Rick Santorum’s Greatest Hits

<a href="http://www.flickr.com/photos/22007612@N05/6633686557/">Gage Skidmore</a>/Flickr

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Former Pennsylvania Sen. Rick Santorum ended his presidential campaign on Tuesday at a press conference in—naturally—Gettysburg, effectively ending the Republican primary and cementing Mitt Romney’s path to 1144 delegates. (You can see just how far behind Santorum was by checking out our primary predictor.) Citing his youngest daughter Bella’s poor health and the realities of the race (recent polls had him trailing Romney in his home state of Pennsylvania), Santorum’s brief remarks were more of a nostalgia trip than a plan of action for going forward. He pointedly did not endorse Romney.

Santrorum’s campaign was a long-shot, and for a while it looked like the lack of media coverage was entirely justified. He hovered in the low single digits for most of 2011 before rising, over the course of just a few weeks, to a first place finish in the Iowa caucuses, and he did it all on a shoe-string budget that saw him travel from one campaign event to the next in a supporter’s pickup truck. Santorum’s unforecasted success, primarily in the Deep South and Sun Belt, served as a constant reminder of Romney’s weakness among some of the GOP’s core consituencies—Evangelicals and people who make less than $250,000 a year.

The former Pennsylvania senator’s role going forward is unclear, but if history is any indication, his second-place primary finish would put him in good position for a second effort, November-permitting, in 2016. Here’s a look at what you might have missed from the campaign that was:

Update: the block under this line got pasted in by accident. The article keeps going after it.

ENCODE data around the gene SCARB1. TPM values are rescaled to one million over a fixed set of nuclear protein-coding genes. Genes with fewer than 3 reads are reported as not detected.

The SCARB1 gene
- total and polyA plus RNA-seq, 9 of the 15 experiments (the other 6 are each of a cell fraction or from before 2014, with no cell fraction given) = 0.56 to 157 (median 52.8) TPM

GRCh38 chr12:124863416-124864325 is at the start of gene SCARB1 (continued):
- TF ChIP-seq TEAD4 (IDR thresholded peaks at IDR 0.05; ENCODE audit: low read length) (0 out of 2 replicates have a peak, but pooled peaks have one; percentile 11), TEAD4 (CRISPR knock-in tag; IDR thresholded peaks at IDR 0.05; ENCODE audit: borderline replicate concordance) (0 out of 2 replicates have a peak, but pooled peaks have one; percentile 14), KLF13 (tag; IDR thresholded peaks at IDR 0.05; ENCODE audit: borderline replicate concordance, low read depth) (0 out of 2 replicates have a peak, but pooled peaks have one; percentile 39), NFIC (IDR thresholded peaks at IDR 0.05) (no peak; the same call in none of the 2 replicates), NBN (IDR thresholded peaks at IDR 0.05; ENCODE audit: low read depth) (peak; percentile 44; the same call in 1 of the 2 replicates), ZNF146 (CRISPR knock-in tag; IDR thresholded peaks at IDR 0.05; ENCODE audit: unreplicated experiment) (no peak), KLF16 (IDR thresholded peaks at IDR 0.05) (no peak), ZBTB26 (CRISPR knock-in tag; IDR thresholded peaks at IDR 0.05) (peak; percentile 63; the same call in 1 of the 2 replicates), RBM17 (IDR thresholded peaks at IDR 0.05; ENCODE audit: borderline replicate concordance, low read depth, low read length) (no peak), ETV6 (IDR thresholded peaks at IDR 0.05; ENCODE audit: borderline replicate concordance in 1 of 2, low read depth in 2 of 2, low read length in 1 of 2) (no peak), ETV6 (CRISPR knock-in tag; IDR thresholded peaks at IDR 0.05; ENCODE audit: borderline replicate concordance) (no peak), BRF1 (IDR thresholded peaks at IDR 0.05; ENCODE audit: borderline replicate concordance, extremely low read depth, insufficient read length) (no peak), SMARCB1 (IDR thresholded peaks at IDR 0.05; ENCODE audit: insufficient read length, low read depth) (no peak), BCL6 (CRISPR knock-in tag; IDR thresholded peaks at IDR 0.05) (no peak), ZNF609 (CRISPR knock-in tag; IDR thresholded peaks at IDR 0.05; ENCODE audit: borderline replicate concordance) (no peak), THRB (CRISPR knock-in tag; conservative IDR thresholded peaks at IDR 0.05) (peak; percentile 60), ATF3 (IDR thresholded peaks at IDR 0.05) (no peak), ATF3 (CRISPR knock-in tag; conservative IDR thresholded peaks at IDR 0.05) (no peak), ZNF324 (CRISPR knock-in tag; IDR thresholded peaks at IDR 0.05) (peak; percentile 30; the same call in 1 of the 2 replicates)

What’d we miss? Leave your memories below.

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DEMOCRACY DOES NOT EXIST...

without free and fair elections, a vigorous free press, and engaged citizens to reclaim power from those who abuse it.

In this election year unlike any other—against a backdrop of a pandemic, an economic crisis, racial reckoning, and so much daily bluster—Mother Jones' journalism is driven by one simple question: Will America move closer to, or further from, justice and equity in the years to come?

If you're able to, please join us in this mission with a donation today. Our reporting right now is focused on voting rights and election security, corruption, disinformation, racial and gender equity, and the climate crisis. We can’t do it without the support of readers like you, and we need to give it everything we've got between now and November. Thank you.

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